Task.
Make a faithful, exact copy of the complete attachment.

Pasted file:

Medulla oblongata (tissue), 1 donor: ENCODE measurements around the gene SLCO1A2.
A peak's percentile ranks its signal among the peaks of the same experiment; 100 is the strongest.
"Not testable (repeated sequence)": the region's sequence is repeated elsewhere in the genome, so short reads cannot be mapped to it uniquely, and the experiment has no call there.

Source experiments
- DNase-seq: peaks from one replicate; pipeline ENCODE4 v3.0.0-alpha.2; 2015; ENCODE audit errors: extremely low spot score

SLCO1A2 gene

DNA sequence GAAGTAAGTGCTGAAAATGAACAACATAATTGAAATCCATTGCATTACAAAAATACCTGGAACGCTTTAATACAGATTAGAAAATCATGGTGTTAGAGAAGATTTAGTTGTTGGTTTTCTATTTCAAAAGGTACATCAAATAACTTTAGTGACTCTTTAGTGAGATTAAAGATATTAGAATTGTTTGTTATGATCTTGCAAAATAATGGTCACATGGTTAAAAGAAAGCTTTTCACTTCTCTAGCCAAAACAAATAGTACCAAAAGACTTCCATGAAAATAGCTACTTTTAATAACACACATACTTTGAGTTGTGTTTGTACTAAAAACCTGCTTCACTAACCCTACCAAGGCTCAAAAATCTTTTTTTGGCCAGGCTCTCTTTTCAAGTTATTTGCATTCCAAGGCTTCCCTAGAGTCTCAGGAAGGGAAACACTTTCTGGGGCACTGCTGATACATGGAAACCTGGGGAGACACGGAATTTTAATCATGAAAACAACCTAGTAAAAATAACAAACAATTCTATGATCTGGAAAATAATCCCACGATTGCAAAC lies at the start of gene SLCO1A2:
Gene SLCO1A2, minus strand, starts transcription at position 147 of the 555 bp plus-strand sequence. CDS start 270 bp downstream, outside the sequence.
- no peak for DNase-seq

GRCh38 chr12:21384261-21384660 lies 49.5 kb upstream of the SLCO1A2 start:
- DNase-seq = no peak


Medulla oblongata (tissue), 1 donor: ENCODE measurements around the gene SLCO1A2.
A peak's percentile ranks its signal among the peaks of the same experiment; 100 is the strongest.
"Not testable (repeated sequence)": the region's sequence is repeated elsewhere in the genome, so short reads cannot be mapped to it uniquely, and the experiment has no call there.

Source experiments
- DNase-seq: peaks from one replicate; pipeline ENCODE4 v3.0.0-alpha.2; 2015; ENCODE audit errors: extremely low spot score

SLCO1A2 gene

DNA sequence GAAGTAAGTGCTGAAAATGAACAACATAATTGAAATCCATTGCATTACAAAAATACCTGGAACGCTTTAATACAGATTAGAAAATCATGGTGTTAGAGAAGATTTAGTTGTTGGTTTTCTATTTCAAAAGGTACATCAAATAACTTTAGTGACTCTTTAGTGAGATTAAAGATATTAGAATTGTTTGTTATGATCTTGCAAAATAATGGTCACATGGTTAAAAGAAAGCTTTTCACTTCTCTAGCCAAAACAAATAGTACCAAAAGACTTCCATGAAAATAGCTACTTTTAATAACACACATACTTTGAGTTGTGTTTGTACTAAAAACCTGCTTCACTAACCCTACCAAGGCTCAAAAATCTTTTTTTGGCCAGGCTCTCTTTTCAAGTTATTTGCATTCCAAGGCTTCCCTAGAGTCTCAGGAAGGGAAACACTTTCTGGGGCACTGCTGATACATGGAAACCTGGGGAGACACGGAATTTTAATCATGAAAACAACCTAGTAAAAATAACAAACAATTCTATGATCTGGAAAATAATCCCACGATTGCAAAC lies at the start of gene SLCO1A2:
Gene SLCO1A2, minus strand, starts transcription at position 147 of the 555 bp plus-strand sequence. CDS start 270 bp downstream, outside the sequence.
- no peak for DNase-seq

GRCh38 chr12:21384261-21384660 lies 49.5 kb upstream of the SLCO1A2 start:
- DNase-seq = no peak